May 18, 2016 | By Tess

All makers are well acquainted with the infill setting, which could quite literally make or break your 3D printed model. The setting, which determines the internal density of a 3D print, and thus its strength, has generally been set by percentages and infill patterns (such as rectilinear, honeycomb, and concentric patterns to name but a few). Earlier today, however, additive manufacturing solutions company Type A Machines announced the launch of new system that will effectively redefine settings for the functional internal geometry of 3D printed parts.

The California-based company’s new infill system consists of two innovations, which they’ve called Absolute Dimensions and 3D Internal Structures. The two new methods of designing and determining the density of 3D printed parts, which are designed to work in tandem, are an effort to go beyond and evolve from the idea of the infill as a 2D geometry, repeated layer after layer. By conceiving of the infill as a 3D internal structure, Type A Machines is hoping to allow designers and engineers to create more consistent, structurally complex, and predictable parts in less time.

As mentioned, typically infill settings are determined by percentages, but as Type A Machines explain in a press release, this is problematic as there is no established standard for converting percentages into densities. What this means in practice is that from machine to machine, from system to system, the same percentage can result in different densities. Additionally, because infill patterns are usually expressed as 2D designs built upon each other, makers are not well equipped to anticipate certain mechanical characteristics that may be desired.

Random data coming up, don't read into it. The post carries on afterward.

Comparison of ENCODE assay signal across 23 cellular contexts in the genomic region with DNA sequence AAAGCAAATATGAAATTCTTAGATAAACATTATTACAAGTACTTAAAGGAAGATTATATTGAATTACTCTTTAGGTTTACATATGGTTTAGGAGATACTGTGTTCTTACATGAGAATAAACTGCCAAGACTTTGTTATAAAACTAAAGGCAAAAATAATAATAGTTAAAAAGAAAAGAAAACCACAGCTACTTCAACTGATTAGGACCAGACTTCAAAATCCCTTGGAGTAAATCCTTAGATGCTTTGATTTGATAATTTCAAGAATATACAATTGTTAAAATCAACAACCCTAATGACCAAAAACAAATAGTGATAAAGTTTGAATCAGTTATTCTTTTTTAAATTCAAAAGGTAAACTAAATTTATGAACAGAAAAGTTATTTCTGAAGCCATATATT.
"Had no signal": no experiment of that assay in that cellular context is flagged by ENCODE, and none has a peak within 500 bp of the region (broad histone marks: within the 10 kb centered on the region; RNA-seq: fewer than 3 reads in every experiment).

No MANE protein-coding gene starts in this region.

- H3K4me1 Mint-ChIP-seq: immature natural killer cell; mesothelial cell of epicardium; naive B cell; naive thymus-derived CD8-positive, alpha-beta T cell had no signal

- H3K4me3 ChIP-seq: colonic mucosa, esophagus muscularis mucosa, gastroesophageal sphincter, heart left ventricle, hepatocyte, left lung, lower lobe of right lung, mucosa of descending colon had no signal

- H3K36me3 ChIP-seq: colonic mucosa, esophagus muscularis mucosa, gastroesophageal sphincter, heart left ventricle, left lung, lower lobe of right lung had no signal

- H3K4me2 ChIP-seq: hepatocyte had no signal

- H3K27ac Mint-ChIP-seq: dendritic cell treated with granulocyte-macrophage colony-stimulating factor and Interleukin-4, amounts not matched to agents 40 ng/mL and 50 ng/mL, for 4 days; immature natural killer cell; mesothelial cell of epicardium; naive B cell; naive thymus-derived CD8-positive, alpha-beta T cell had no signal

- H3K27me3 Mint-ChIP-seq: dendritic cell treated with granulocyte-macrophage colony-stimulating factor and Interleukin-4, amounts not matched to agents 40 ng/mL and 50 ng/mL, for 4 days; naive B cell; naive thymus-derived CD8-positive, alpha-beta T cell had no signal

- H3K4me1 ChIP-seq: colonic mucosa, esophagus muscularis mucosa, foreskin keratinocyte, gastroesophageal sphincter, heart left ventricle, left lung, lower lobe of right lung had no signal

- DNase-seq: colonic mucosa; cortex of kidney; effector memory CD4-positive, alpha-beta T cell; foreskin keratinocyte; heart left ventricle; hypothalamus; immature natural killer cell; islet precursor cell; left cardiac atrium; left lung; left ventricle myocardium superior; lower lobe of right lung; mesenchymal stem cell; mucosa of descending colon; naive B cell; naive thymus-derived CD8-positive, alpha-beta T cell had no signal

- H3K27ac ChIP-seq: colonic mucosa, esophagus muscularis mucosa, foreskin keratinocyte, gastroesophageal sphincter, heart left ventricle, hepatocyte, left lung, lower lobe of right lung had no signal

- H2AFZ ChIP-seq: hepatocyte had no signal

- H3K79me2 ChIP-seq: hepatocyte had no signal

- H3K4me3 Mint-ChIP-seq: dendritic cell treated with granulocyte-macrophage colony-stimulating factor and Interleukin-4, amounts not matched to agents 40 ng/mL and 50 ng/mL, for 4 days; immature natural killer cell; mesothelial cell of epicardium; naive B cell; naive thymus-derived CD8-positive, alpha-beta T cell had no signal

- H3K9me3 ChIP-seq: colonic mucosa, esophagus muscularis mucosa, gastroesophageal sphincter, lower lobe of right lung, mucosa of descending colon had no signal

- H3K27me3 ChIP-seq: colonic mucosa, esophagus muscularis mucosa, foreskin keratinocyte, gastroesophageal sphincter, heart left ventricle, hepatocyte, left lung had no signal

Andrew Rutter, Type A Machines Founder and CTO explains, “Thinking of a part's internal geometry as infill is to fundamentally misunderstand the role of internal structure in a 3D printed part. It is akin to ignoring more than half the object. The term "infill" is inaccurate. We need to understand it for what it truly is, internal structure."

To offer a solution to this density/infill problem and to move beyond it, Type A Machines have developed Absolute Dimensions and 3D Internal Structures, which will offer designers and engineers a more reliable way of both designing and predicting the material and structural properties of their 3D printed parts. The first shift offered by Type A Machines’ new system—Absolute Dimensions—is a change from percentages to a common and invariable measurement, millimeters. This change they say will bring about “a fundamental shift in thinking about the printed part.”

Traditional infill

The second step in the process, of leveraging 3D internal structures, will effectively transform the 2D infill pattern into a 3D isotropic structure, meaning that the 3D printed part will have consistent and equal mechanical properties throughout. The internal structure is described by the company as “an infinitely repeating tessellating cubic lattice”, which will not only increase strength and uniformity, but will make for more predictable print times.

Absolute Dimensions and 3D Internal Structure can be found as new features in the public beta release of Cura Type A 1.5, which can be downloaded here.



Posted in 3D Software



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